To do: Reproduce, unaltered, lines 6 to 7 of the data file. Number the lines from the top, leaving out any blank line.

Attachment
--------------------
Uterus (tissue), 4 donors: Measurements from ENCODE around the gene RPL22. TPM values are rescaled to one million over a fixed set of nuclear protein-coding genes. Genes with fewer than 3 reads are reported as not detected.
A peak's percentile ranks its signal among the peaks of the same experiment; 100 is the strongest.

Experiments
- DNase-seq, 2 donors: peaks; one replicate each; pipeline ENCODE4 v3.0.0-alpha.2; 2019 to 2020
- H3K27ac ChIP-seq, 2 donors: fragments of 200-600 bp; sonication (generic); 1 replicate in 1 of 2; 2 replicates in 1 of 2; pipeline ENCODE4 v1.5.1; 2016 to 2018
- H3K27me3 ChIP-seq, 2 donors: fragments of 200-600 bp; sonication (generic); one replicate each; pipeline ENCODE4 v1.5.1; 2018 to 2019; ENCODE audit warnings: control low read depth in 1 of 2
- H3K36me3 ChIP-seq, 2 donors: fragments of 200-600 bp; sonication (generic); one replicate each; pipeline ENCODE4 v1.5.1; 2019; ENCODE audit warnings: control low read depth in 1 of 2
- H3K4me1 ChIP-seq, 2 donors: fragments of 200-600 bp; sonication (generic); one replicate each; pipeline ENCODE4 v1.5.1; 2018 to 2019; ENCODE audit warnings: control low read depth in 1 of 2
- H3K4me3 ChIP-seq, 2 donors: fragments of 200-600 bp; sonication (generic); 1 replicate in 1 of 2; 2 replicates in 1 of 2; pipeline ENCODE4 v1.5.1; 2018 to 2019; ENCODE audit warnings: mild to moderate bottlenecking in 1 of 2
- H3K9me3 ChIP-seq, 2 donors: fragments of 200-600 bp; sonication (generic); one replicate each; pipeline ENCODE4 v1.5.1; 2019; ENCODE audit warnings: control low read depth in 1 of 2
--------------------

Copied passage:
- H3K27me3 ChIP-seq, 2 donors: fragments of 200-600 bp; sonication (generic); one replicate each; pipeline ENCODE4 v1.5.1; 2018 to 2019; ENCODE audit warnings: control low read depth in 1 of 2
- H3K36me3 ChIP-seq, 2 donors: fragments of 200-600 bp; sonication (generic); one replicate each; pipeline ENCODE4 v1.5.1; 2019; ENCODE audit warnings: control low read depth in 1 of 2